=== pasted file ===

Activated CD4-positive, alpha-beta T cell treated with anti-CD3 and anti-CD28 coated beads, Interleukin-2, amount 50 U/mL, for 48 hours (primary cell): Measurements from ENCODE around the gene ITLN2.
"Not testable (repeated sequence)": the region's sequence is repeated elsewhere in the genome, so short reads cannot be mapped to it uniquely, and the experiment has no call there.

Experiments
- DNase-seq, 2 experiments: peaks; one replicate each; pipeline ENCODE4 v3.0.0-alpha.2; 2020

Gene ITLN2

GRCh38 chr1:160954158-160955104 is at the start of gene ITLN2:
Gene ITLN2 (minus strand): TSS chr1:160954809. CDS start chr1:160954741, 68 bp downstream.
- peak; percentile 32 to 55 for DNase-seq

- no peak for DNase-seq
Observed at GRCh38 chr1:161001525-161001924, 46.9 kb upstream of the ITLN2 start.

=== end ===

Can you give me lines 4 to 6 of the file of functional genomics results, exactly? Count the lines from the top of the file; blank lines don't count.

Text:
- DNase-seq, 2 experiments: peaks; one replicate each; pipeline ENCODE4 v3.0.0-alpha.2; 2020

Gene ITLN2

GRCh38 chr1:160954158-160955104 is at the start of gene ITLN2: